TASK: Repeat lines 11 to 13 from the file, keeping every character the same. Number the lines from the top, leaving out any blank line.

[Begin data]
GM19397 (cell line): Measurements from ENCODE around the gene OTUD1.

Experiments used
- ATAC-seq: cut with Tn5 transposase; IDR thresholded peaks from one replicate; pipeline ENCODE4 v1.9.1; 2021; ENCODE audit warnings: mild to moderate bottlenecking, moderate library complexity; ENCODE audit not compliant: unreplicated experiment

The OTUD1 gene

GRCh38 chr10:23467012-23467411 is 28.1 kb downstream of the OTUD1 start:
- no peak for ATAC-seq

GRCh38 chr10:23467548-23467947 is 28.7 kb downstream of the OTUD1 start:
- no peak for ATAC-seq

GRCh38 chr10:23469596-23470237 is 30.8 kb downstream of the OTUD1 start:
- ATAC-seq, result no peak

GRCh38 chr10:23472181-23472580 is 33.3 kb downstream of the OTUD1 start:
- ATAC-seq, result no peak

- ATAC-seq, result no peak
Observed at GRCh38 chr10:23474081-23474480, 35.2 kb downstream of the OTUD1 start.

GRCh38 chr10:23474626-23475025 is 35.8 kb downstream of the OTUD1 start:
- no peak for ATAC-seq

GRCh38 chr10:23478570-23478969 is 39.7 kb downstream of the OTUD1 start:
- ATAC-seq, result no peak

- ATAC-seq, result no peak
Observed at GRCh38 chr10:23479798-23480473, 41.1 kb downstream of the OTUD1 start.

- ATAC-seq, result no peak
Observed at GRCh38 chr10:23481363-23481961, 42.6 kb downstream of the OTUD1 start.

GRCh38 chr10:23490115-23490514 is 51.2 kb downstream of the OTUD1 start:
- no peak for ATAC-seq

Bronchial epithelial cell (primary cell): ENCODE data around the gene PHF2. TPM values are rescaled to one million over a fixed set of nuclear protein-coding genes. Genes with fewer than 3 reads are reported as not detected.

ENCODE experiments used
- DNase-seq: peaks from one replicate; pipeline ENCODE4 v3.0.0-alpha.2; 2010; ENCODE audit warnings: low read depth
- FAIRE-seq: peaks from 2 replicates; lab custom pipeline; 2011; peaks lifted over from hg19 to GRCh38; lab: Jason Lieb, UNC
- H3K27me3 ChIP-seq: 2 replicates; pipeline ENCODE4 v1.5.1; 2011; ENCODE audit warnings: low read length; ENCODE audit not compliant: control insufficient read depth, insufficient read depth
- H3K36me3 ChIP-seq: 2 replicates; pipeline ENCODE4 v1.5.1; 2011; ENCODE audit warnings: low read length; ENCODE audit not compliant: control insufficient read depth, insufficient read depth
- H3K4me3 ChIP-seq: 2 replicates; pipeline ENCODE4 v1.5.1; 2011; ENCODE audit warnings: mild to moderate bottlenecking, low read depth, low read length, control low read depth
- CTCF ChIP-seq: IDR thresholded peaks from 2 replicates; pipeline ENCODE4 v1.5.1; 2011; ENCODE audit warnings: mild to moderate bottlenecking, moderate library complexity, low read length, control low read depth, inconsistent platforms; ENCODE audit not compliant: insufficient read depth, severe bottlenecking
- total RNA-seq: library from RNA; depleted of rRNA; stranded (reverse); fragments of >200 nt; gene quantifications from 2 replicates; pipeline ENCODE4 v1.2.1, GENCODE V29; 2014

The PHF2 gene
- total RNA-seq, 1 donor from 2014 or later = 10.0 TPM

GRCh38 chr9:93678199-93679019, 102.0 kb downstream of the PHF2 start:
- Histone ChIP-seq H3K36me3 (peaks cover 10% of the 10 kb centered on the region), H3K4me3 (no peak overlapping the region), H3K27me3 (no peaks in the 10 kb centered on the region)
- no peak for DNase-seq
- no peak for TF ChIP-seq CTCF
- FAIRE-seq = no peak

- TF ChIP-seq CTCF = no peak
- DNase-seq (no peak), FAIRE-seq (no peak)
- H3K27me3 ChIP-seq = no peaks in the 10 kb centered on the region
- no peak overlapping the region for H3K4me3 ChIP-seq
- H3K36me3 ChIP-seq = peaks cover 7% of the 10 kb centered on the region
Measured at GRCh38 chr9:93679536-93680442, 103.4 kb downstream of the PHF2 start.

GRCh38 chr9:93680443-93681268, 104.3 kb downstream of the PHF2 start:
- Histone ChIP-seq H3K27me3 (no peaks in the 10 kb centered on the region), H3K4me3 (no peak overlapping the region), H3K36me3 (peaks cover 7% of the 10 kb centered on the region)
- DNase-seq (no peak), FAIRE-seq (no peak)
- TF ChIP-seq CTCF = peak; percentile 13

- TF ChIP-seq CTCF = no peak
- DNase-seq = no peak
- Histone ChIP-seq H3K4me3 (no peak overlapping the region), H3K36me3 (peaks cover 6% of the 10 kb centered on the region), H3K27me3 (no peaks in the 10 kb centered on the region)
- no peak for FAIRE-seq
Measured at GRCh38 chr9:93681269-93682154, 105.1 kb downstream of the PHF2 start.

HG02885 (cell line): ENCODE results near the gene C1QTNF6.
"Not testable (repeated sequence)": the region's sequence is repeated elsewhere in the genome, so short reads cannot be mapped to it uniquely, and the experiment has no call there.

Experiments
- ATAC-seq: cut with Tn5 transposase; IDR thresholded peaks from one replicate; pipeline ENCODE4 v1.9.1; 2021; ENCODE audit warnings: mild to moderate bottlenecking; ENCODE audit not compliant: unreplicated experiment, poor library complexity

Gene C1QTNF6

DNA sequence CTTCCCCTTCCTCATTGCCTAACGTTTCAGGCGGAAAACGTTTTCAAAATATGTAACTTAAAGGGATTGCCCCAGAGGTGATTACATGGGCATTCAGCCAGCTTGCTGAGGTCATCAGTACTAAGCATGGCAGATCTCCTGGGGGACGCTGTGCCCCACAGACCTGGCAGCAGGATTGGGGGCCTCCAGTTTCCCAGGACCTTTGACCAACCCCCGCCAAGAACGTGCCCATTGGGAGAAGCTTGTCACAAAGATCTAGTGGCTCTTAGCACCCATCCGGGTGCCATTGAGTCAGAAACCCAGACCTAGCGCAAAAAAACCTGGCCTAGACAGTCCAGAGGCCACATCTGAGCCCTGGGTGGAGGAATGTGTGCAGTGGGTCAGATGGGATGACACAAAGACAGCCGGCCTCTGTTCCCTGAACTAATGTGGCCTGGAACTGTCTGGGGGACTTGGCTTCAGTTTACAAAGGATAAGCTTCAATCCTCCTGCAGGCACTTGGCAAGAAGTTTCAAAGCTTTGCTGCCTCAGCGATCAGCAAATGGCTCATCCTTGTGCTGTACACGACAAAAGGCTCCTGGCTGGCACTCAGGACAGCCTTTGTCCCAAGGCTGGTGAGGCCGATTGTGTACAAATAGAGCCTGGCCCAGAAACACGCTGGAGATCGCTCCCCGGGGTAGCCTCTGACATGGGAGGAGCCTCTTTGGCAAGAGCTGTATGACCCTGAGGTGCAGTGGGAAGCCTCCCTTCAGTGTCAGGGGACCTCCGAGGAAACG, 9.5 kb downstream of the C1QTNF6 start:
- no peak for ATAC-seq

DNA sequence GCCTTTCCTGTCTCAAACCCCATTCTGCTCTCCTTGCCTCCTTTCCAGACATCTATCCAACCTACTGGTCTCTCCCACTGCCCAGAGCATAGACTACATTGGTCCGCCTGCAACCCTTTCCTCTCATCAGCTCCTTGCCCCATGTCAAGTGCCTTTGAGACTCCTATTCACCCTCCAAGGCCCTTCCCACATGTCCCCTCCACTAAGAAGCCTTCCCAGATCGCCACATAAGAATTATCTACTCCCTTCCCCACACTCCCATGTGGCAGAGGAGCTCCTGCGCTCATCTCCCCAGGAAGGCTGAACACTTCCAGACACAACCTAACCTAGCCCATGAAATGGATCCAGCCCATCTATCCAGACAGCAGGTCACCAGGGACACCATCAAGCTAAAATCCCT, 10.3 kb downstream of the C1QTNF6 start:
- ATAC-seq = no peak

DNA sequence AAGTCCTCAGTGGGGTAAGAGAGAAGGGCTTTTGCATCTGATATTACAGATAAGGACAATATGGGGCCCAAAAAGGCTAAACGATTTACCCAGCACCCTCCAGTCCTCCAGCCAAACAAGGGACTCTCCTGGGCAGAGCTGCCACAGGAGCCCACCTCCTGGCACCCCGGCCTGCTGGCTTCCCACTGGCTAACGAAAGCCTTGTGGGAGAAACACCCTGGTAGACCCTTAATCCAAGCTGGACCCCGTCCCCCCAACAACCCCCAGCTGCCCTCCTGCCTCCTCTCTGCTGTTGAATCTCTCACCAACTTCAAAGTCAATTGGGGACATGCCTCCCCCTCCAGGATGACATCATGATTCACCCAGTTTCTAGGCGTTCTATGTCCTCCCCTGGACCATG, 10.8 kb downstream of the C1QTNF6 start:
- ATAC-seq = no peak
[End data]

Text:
GRCh38 chr10:23472181-23472580 is 33.3 kb downstream of the OTUD1 start:
- ATAC-seq, result no peak

- ATAC-seq, result no peak